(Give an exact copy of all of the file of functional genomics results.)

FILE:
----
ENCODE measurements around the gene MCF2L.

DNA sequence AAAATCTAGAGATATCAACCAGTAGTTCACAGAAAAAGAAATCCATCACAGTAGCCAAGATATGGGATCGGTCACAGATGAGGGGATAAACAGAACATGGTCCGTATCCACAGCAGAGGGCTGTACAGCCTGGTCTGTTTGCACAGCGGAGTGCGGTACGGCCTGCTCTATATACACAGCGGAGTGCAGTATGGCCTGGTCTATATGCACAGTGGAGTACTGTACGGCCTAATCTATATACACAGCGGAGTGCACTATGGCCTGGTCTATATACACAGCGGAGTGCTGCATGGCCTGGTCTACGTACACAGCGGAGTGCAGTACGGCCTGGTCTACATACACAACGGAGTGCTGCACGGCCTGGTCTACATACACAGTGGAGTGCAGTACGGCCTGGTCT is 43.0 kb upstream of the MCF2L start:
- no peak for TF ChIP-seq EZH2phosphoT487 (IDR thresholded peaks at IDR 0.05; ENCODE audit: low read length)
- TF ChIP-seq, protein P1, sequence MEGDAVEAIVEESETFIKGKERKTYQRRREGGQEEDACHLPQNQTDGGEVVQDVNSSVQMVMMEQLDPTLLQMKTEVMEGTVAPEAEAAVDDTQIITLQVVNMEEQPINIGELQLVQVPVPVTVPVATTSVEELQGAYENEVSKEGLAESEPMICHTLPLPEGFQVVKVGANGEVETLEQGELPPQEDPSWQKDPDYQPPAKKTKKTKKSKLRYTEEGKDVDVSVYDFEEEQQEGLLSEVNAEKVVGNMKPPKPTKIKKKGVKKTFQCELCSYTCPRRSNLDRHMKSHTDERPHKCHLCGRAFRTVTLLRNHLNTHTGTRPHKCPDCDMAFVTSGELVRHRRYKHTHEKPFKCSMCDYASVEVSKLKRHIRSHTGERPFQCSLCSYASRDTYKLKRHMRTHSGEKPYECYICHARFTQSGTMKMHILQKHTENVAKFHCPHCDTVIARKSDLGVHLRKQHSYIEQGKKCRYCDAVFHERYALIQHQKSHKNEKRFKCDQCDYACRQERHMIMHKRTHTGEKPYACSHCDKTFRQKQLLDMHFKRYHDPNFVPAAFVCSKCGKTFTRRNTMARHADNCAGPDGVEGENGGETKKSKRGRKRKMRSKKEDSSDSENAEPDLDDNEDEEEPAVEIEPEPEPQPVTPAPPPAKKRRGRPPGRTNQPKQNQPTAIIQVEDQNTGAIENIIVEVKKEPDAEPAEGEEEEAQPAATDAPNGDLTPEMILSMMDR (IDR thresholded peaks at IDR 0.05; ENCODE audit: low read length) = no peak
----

ENCODE measurements around the gene MCF2L.

DNA sequence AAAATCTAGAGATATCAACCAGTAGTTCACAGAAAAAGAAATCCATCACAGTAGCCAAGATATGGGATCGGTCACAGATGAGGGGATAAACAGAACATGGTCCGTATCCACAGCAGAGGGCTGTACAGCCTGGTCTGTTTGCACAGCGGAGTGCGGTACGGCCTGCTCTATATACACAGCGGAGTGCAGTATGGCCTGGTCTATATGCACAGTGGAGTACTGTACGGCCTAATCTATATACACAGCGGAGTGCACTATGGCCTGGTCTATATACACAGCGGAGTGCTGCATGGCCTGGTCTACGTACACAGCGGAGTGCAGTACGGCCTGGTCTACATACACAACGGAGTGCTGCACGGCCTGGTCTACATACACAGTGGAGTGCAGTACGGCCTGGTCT is 43.0 kb upstream of the MCF2L start:
- no peak for TF ChIP-seq EZH2phosphoT487 (IDR thresholded peaks at IDR 0.05; ENCODE audit: low read length)
- TF ChIP-seq, protein P1, sequence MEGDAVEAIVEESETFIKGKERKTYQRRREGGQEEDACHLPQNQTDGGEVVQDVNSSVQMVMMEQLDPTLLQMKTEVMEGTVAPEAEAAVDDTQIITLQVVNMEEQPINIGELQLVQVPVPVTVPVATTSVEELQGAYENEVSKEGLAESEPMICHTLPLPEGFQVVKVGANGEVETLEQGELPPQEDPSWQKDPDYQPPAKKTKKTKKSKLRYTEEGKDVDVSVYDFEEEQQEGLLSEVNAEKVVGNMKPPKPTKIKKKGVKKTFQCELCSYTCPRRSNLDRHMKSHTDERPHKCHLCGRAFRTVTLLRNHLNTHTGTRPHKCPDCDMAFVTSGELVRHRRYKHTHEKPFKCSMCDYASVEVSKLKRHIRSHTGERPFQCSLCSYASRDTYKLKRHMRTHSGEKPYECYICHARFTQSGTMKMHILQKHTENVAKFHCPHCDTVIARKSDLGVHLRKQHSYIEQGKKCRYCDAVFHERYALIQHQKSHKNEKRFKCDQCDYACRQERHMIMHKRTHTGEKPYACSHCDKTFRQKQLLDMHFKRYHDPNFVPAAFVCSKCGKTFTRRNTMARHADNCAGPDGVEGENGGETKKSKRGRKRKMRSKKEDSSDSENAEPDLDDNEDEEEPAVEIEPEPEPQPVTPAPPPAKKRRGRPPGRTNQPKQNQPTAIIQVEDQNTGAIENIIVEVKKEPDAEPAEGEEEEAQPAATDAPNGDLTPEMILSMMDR (IDR thresholded peaks at IDR 0.05; ENCODE audit: low read length) = no peak